- Beyond whether or not it was a personal favorite, my criteria for the below was a) Does it have a mellotron? b) Did it come out in the 70s? c) Does at least one song take up a whole album side? d) Does at least one song title resemble a Table of Contents? (Example: Rush's "By-Tor and the Snow Dog" from Caress of Steel: I) At the Tobes of Hades * II) Across the Styx, III) Of the Battle (further broken down into iiia - Challenge and Defiance, iiib - 7/4 War Furor, iiic - Aftermath, iiid - Hymn of Triumph), and IV) Epilogue. And e) Is at least one guy in the band a freak on his instrument? His or her, of course, but the prog under consideration is all dudes. Sorry, I guess.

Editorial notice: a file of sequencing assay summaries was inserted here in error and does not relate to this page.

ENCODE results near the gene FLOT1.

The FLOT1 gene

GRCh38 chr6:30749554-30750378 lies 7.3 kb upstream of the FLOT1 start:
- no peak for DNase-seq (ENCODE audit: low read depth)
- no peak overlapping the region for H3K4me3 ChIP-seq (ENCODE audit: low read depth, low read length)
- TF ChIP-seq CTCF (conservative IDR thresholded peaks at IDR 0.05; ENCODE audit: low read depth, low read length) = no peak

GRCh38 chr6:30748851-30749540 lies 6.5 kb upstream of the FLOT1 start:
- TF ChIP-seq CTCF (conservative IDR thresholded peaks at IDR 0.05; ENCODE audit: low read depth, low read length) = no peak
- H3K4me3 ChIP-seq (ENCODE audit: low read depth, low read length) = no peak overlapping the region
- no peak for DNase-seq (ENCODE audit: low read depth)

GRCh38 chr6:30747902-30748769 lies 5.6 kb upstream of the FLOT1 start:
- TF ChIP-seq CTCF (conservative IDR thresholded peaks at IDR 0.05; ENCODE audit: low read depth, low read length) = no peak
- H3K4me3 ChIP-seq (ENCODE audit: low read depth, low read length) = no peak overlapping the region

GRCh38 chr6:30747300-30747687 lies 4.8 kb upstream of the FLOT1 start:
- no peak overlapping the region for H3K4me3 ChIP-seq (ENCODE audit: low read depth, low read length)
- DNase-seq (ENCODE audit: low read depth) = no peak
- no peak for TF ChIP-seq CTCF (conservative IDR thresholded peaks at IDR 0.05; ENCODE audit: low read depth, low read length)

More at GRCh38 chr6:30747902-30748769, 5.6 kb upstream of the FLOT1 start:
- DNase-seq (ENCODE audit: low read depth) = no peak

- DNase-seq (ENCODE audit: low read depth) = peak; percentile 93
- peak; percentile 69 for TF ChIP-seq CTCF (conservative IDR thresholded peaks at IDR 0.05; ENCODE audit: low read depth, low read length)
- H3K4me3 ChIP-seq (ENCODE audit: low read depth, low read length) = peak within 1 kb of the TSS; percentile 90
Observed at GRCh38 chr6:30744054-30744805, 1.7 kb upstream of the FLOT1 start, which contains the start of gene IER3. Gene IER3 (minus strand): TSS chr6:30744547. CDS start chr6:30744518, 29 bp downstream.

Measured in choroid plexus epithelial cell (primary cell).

* When I was a teenager I assumed Rush was just laying down some fancy unknown-to-me vocab; turns out, though, he was just making up words.
- Even within these parameters, though, it's a total judgment call. Pink Floyd is usually referred to as progressive rock. But I only consider a handful of their releases to actually be prog. Dark Side is one of the best albums ever made, but to me it's just radio-friendly rock. Essential and exceptional radio-friendly rock, but not the stuff of "Sound Chaser." (Or Atom Heart Mother for that matter.) Beyond that, some things that aren't normally considered prog (such as most of Miles Davis' 70s work or Gary Moore's earlier stuff like "Flight of the Snow Moose" or so many others) fit my criteria comfortably enough. But, they didn't look right on the list, so I took them off. Conversely, my original list did not contain a few bands/ albums that don't fit said criteria but had to be included anyway. So what we have here is what we always has: a list that only makes perfect sense as to yours truly. As per tradition, I